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Today marks the 11 year anniversary of the New Horizons launch. It was in July 2015 that the New Horizons spacecraft flew by Pluto, giving us our first close look at a surprisingly diverse world. But did you know that one of the telescopes onboard New Horizons isn’t that different from what you can buy yourself?
One of the many things I find really interesting about this mission, is one of the two imaging instruments, LORRI, is not that disimilar from what amateur astronomers use on Earth.
There are two primary optical instruments on New Horizons, RALPH, and LORRI, that are both worth a quick look.
The lens of the RALPH instrument is a 75mm aperture telescope with a focal length of 658mm. Despite the relatively moderate aperture of this instrument, it’s hard to really equate it to amateur gear since it’s very much a custom instrument that feeds multiple detectors. The instrument is so named because it’s coupled with an ultraviolet spectrometer called Alice in the New Horizons remote-sensing package – a reference familiar to fans of “The Honeymooners” TV show.
While Ralph is a custom affair, LORRI is very much in the realm of the amateur astronomer! The Long Range Reconnaissance Imager is an 8.2 inch aperture Ritchey-Chrétien f/12.6 telescope connected to a 1024×1024 px CCD camera. If you happen to have an 8″ RC telescope, you’re using an instrument not that different from what is flying beyond Pluto right now! (And such telescopes start at under $1000.)
As JPL explains it: LORRI, the “eagle eyes” of New Horizons, is a panchromatic high-magnification imager, consisting of a telescope with an 8.2-inch (20.8-centimeter) aperture that focuses visible light onto a charge-coupled device (CCD). It’s essentially a digital camera with a large telephoto telescope – only fortified to operate in the cold, hostile environs near Pluto.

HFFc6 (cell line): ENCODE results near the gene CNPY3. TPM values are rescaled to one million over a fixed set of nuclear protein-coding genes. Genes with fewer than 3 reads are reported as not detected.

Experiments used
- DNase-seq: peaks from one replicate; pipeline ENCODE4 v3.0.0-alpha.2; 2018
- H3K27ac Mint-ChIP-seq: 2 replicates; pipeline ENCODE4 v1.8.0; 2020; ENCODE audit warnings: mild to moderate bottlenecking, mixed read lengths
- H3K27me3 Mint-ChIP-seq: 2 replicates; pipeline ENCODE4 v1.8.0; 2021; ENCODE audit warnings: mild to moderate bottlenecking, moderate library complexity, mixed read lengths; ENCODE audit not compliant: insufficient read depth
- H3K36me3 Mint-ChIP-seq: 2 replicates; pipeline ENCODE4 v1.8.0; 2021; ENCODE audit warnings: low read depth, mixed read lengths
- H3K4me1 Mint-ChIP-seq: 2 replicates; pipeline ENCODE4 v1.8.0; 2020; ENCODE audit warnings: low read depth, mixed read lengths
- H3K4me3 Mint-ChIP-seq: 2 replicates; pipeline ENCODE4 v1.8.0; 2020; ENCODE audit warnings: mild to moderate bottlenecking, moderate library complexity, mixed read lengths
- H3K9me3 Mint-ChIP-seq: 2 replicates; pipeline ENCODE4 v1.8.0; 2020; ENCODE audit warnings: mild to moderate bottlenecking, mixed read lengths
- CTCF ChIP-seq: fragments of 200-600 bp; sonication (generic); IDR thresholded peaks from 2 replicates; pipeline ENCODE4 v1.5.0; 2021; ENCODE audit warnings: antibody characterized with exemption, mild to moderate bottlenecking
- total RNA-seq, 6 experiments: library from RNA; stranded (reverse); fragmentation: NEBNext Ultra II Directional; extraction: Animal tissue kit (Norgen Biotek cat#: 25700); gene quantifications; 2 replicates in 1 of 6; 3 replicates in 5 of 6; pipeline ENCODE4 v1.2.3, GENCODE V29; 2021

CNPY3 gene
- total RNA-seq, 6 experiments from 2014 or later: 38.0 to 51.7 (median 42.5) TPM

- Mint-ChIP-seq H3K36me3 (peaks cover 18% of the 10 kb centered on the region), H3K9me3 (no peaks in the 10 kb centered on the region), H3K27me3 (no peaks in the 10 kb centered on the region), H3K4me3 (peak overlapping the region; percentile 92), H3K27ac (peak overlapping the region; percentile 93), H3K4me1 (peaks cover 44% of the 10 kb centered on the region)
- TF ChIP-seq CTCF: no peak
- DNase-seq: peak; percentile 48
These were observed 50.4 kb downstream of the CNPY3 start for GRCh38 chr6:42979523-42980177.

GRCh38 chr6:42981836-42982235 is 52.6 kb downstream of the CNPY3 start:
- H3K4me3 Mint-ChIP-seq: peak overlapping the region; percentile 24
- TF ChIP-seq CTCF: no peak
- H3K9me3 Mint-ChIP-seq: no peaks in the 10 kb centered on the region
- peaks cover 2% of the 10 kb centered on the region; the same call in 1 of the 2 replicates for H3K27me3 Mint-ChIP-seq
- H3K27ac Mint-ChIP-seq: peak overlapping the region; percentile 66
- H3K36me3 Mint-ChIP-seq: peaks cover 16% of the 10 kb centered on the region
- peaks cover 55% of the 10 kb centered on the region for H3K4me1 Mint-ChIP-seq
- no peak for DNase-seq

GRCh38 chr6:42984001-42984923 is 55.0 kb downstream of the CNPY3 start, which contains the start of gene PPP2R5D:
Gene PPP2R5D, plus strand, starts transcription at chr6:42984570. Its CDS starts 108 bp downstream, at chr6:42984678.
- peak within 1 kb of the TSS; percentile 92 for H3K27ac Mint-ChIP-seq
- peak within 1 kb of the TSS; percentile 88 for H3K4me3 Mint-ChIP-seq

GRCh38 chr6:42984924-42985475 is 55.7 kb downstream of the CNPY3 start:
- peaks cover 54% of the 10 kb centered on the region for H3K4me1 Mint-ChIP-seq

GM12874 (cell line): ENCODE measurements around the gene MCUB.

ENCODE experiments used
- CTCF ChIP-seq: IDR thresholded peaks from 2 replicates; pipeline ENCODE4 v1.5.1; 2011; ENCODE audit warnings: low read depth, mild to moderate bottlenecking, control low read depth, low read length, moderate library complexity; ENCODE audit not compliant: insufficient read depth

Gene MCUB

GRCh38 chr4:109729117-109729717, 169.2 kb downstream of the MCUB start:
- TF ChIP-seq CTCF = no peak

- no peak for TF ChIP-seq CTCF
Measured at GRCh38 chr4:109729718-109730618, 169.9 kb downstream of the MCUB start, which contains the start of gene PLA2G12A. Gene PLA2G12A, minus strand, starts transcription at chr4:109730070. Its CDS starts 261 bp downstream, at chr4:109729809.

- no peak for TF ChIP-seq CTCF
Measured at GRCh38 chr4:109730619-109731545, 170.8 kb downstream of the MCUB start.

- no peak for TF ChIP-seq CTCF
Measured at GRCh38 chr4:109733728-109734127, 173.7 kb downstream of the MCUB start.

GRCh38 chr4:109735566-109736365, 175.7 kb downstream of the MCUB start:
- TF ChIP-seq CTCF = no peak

An 8″ RC is literally on off the shelf purchase (though it won’t be space rated, of course).
The SouthWest Research Institute has detailed PDFs about the two instruments, including design specs, and various photographs. If you’re a spacecraft/telescope geek, these are worth at least a skim through!
Off The Shelf Instruments in Real Science
The main point here is really that the distinction between amateur and professional instruments is getting smaller as optical and manufacturing technologies continue getting better. Many professional astronomers are starting to look to off the shelf lenses and sensors to control costs while still achieving their research goals. A great example of this is the Project Dragonfly, which uses standard Canon camera lenses for an effective f/0.9 array designed to look for very faint low surface brightness targets. While still expensive (each 400mm lens is $10,000) this is far cheaper than building a custom instrument from scratch! (Here’s a presentation about the science being done with the DragonFly.)
The proliferation of inexpensive cameras and telescopes also starts to open up the possibility of more citizen science efforts.
A Slate article by Phil Plate in 2014 discussed how larger exoplanet transits can be detected with nothing larger than a 300mm camera lens (Detecting an Exoplanet … Without a Telescope).